It's MLB trade deadline season! Though the past couple of weeks have been quiet, baseball had it's first big trade on Thursday with the Astros acquiring pitcher Scott Kazmir from the Athletics.
Kazmir has been one of the best pitchers in the American League this season, posting a 2.38 ERA and 3.09 FIP over 18 starts. Kazmir has an 8.3 K/9 and a 2.9 BB/9, and he's arguably on the shortlist of Cy Young candidates in the American League right now. Kazmir is also a free agent after this season.
In return for Kazmir, the Astros gave up catcher Jacob Nottingham and pitcher Daniel Mengden. Of the two, Nottingham is the better prospect. Though neither were considered a top player in Houston's farm system pre-season, Nottingham has raised his stock pretty high with a combined .326/.383/.558 line between A and High-A this year. After being drafted in 2013, his first two professional seasons saw him hit for fairly mediocre numbers in the rookie leagues.
Mengden was drafted in the 4th round of the 2014 draft and has a 3.46 ERA and 1.302 WHIP this year in A ball while showing good strikeout/walk numbers. He's not particularly highly-regarded, but could turn into a decent prospect down the road.
Think back to 2008 when the Brewers traded for CC Sabathia. Milwaukee gave up their top prospect in Matt LaPorta, a couple of other pieces, and a guy who could be seen as similar to Nottingham in Michael Brantley. Of course, only one of those players actually panned out, but that's quite the haul. Sabathia, like Kazmir, was one of the better pitchers in the league that year. Sabathia, like Kazmir, was a half-season rental.
Thursday's Kazmir deal shows how thoughts have shifted in the MLB regarding such deals. It's not that the Athletics got pennies on the dollar for Kazmir -- there are good reasons to be excited for both prospects they acquired -- but the equivalent to a Sabathia deal would have been them receiving something more akin to Brett Phillips, Jacob Nottingham, and Brett Oberholtzer as a return.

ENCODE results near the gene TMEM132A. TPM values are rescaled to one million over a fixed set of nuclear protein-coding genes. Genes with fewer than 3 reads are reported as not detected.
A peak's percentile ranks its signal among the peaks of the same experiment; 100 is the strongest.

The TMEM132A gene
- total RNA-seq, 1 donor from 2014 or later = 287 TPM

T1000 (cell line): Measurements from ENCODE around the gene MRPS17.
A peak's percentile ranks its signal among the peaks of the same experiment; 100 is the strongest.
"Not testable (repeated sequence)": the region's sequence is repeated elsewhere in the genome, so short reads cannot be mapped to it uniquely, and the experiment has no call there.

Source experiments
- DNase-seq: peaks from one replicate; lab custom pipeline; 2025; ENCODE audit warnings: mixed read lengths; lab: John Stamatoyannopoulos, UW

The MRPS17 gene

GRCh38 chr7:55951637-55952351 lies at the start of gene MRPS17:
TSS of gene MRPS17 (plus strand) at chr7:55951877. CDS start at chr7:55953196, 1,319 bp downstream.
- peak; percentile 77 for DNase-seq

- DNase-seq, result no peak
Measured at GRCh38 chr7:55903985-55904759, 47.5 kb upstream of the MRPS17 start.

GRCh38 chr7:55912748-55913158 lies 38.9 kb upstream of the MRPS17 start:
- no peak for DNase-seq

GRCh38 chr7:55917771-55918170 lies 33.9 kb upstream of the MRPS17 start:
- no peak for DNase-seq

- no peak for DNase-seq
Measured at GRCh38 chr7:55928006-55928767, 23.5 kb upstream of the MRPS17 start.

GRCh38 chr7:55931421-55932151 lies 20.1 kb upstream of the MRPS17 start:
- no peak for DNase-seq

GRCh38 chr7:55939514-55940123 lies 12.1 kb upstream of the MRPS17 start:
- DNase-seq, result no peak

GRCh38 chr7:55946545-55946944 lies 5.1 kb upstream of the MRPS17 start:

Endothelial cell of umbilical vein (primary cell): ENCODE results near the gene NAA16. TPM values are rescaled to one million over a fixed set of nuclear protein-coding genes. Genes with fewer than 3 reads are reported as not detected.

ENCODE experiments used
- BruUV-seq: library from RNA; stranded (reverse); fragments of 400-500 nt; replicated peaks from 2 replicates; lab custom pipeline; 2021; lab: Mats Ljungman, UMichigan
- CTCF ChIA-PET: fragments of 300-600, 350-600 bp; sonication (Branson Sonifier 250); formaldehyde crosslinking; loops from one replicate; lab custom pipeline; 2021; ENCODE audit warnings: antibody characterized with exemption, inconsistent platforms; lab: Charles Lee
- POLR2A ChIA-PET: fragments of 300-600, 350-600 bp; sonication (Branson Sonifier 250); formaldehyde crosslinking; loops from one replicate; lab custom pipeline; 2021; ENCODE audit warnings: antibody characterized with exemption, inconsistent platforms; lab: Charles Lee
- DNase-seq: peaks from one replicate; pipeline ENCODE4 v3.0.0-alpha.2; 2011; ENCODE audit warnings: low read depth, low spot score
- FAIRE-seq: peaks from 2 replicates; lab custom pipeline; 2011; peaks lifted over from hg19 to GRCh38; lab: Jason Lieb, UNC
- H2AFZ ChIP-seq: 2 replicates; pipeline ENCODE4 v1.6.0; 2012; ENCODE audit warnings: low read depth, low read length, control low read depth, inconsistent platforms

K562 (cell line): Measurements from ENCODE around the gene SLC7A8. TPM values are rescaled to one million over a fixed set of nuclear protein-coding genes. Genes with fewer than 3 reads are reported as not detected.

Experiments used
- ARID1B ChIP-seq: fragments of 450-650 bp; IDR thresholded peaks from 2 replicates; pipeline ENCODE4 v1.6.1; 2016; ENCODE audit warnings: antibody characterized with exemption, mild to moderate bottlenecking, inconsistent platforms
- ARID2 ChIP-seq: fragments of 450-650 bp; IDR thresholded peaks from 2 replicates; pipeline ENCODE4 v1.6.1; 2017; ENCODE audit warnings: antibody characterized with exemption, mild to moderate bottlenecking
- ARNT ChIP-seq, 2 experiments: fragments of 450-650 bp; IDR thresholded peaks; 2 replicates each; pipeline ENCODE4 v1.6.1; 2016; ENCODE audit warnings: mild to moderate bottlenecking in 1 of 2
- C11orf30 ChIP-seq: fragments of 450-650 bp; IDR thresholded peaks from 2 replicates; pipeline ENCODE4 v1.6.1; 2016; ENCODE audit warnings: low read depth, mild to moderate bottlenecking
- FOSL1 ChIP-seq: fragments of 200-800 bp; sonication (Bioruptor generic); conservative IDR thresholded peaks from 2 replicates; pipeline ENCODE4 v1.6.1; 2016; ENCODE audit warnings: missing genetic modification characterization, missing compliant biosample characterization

So what does this have to do with the Brewers? Nothing directly, but it does give some indication of how teams see rental players in today's game. Prospects are extremely valuable commodities, and teams aren't as prone to trading them away for half a season of a player as they once were.
That's important to note, as some players the Brewers might trade are rental players. In particular, Aramis Ramirez and Gerardo Parra will be retired/free agents at the end of 2015. Both players should probably be dealt, and Kazmir being traded provides a little bit of insight on how much the Brewers might expect in return.
Certainly, neither player is likely seen to be as valuable as Kazmir. That said, Parra has been having an excellent season with a .316/.353/.512 batting line and Ramirez has turned it on recently with an .859 OPS over his last 35 games. Of course, as Derek points out, we should also note that there's a fair amount of pitchers rumored to be available and fewer batters to help bolster Mets-like offenses.
At this point, I'd expect someone similar to Mengden as the return for either Parra or Ramirez. That is to say, a guy in the lower minors who has flashed some talent but doesn't have the look of being a top prospect. Not quite a lottery ticket kind of player, but something along the lines of that. More past success, but not star-level ceiling, if that makes sense.
Right now, though, that kind of player is more valuable to the Brewers than Parra or Ramirez. Ramirez is retiring and Parra is unlikely to be around the next time the Brewers compete. The Brewers won't get a guy who single-handedly helps make the farm system better, but they can find someone who provides strong depth on top-prospect lists. To get big returns, they'll need to deal players like Carlos Gomez or Jonathan Lucroy or, perhaps, Jean Segura.
Rental players don't have the value they used to have. Scott Kazmir helps demonstrate that. With the Brewers not trading top-line rental players, anyway, the expectations for a return on either Ramirez or Parra should perhaps be tempered a bit.